The 22nd annual Interfaith Community Counselling Giant Silent Auction is this Saturday.
A pancake breakfast will run from 8 a. m. to 10:30 a. m., with a cost of $3.
One of the biggest new events is a large book sale.
There will be a few events throughout the day.
From 12 p. m. to 1 p. m., there will be a variety of kids events. Erick Traplin will perform, clowns will entertain, and a kids auction table will be set up.
From 1 p. m. to 2 op. m., the New Hamburg Citizen’s Band will perform.
And at 2 p. m., a live auction of pies and other items will take place.
All proceeds will go towards Interfaith, a non-profit organization which counsels individuals, couples and families through life issues.
Interfaith Community Counselling Centre is located in New Hamburg, and serves residents from Wilmot, Wellesley and neighbouring townships Perth East, Blandford-Blenheim and East-Zorra.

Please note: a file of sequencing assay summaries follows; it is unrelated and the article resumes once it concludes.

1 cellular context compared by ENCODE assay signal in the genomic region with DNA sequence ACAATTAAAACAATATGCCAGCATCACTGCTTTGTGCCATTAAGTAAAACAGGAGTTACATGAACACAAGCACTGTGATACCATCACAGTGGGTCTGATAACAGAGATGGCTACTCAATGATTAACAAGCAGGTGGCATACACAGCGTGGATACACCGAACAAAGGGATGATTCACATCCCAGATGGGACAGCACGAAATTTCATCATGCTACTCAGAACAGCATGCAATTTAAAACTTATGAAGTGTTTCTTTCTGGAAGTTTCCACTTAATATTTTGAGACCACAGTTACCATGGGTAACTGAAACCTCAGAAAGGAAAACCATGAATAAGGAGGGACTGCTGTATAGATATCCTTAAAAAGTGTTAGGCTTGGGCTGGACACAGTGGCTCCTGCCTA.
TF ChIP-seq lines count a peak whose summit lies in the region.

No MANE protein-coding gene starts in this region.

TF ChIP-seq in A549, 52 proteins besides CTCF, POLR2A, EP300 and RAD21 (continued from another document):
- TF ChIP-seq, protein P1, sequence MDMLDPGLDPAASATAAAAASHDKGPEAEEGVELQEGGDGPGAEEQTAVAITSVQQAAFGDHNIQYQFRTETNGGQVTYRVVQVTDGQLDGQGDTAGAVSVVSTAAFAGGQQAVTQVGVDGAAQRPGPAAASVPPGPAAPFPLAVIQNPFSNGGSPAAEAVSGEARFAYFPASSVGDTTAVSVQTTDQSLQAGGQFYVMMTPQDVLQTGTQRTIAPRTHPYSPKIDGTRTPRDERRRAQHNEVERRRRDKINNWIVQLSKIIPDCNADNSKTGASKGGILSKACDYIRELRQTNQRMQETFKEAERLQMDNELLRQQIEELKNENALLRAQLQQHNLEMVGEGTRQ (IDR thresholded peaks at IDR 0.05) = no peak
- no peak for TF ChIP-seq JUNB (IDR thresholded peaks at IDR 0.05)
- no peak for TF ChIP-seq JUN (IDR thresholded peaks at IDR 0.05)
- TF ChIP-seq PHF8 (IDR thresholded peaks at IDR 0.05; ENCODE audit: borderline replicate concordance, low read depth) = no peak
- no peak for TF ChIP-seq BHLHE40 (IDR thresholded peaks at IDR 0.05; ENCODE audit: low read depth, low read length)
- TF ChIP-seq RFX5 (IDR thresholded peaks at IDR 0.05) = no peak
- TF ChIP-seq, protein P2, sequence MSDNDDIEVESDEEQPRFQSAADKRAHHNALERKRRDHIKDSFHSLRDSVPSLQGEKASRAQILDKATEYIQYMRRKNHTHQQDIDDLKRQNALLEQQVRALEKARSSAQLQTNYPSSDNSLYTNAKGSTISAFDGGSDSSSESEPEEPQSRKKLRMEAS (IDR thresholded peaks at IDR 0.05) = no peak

The auction takes place on April 25, from 11 a. m. to 4 p. m. at the Jacob Street arena.
For more information, phone Interfaith at 519-662-3092.
New Hamburg Independent reporter photographer Tim Murphy and managing editor Doug Coxson attended the Ontario Community Newspaper Association’s Better Newspaper Competition in Toronto on Friday where they were up for three awards. The staff of the Indy collected three second place finishes, including second for general excellence in their circulation class, second for best photo layout and second for best tabloid front page. Here Tim and Doug stand with OCNA president Abbas Homayed.